HTAP, or hybrid transaction/analytics processing, combines transactions, such as updating a database, with analytics, such as finding likely sales prospects. An HTAP database supports both workloads in one database, providing speed and simplicity. And today, “cloud-native HTAP” is a thing; users want an HTAP database that they can mix and match smoothly with Kafka, Spark, and other technologies in the cloud. Use cases include fraud prevention, recommendation engines for e-commerce, smart power grids, and AI.
HTAP databases work with – and, to a certain degree, are designed for – integration with streaming data sources, such as Kafka, and messaging systems used for advanced analytics, AI and machine learning such as Spark. They serve multiple analytics clients, from business analysts typing in SQL queries, to BI tools, apps, and machine learning models, which generate queries in the scores or thousands per second.
Before HTAP – Separate Transactions and Analytics
HTAP combines different kinds of data processing into one coherent whole. The two types of processing differ considerably. Transaction processing – adding and updating records in a database – demands a very high degree of reliability for single-record operations, along with accuracy and speed. “Update Sandy Brown’s current address” is an example of a transactional update.
Analytics processing, on the other hand, means looking very quickly through one or more database tables for a single record, or many records, or total counts of a type of record. “Find me all the subscribers who live in Colorado and own their own home” is an example of an analytics request.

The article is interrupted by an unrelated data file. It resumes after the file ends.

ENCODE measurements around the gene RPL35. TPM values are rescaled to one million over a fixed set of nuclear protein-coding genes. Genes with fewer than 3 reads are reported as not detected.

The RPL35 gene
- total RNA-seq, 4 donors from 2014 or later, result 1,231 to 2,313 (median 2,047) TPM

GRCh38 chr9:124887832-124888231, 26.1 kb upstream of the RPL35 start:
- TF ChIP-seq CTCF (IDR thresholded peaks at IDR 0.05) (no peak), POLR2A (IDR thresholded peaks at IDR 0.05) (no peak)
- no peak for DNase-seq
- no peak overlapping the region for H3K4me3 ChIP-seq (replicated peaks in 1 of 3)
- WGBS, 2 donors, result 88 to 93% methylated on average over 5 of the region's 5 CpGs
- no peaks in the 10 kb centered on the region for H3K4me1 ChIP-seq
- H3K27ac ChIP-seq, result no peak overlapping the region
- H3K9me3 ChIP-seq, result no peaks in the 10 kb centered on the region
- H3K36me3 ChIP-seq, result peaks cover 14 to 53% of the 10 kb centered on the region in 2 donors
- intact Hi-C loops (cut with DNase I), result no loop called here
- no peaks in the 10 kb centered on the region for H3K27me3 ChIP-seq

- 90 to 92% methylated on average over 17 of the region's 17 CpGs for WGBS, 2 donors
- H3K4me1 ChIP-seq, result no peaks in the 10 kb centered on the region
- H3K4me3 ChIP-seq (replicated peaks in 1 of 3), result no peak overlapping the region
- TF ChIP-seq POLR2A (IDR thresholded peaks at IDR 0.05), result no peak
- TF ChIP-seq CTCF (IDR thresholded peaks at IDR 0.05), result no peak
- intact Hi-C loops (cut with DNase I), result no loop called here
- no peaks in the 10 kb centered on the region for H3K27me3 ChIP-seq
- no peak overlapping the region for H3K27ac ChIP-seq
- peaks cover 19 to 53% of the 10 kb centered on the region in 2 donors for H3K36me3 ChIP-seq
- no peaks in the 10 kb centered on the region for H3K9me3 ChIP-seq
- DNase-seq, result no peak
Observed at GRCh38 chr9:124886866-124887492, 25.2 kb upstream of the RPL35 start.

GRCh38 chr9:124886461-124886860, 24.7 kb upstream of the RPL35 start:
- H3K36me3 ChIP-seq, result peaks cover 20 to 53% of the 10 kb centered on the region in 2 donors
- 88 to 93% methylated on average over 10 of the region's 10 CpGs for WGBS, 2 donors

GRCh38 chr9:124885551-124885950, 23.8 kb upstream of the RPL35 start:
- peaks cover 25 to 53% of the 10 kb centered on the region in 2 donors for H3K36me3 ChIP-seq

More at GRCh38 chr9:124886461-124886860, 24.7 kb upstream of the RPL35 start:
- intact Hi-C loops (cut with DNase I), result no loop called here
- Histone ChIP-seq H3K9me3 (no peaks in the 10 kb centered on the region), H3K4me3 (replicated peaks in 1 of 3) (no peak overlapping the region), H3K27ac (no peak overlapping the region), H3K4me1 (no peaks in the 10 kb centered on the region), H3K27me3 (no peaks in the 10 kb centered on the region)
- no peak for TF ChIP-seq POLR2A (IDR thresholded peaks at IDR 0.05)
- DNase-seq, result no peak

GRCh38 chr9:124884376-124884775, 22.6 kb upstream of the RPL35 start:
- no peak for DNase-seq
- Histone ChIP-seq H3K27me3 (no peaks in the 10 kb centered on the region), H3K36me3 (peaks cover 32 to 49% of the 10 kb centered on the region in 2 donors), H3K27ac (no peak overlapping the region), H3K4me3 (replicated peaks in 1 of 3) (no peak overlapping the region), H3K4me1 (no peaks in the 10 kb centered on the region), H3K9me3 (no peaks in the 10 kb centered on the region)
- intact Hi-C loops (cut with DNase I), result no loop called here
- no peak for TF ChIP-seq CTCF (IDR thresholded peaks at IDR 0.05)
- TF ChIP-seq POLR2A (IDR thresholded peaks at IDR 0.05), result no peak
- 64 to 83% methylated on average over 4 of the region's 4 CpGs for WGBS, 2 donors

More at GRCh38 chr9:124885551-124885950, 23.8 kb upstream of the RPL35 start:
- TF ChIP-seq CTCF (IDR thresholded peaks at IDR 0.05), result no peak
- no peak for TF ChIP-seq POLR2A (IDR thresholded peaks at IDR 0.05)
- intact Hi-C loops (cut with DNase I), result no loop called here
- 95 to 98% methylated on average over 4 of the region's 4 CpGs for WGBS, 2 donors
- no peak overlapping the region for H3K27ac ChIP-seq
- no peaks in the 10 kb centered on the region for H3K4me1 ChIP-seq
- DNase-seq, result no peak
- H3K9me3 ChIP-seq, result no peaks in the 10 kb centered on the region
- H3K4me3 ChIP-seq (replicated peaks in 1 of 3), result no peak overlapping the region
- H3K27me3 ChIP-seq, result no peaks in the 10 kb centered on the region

The first effective databases, first widely used in the 1970s and 1980s, were transaction-oriented. They came to be called online transaction processing (OLTP) systems. OLTP systems were optimized to work on underpowered computers with small hard disks – by today’s standards, of course. The only analytics was through printed reports, which might be sorted on various key fields, such as by state or ZIP code.
When analytics was added on later, the transactional systems were already busy, so the data was copied onto a separate computer, running different software. These databases are called online analytics processing (OLAP) databases. Data warehouses and data marts are specialized OLAP databases that house non-operational data for analysis.
Data on OLAP systems was queried using various languages, which coalesced around structured query language (SQL). At first, analytics queries were entered directly by individual analysts; eventually, business intelligence (BI) programs were used to make querying easier. More recently, software applications generate queries of their own, often at the rate of thousands per second.
An entire process and discipline called extract, transform, and load (ETL) was created, simply to move data from OLTP to OLAP. As part of the ETL process, data owners may mix different databases of their own, externally purchased data, social signals, and other useful information. However, the use of three different silos means that data in the OLAP databases is always out of date – often from one day to one week old.
The Move to HTAP
The OLTP/ETL/OLAP structure is still widely used today. However, over time, both OLAP and, more slowly, OLTP databases were given the ability to work in a distributed fashion. That is, a single data table can now be distributed across multiple machines.
Being distributed across several servers allows the data table to be much larger. A distributed data table can have its performance boosted at any time, simply by adding more servers to handle more transactions or reply to more queries. A database – one or more data tables, serving related functions on overlapping data – can now run on a flexibly sized array of machines, on-premises or in the cloud.
As these capabilities have added, the exciting possibility of intermixing OLTP and OLAP capabilities in a single database has come to fruition. The database software that makes this possible was named hybrid transaction and analytics processing (HTAP) by Gartner in 2013.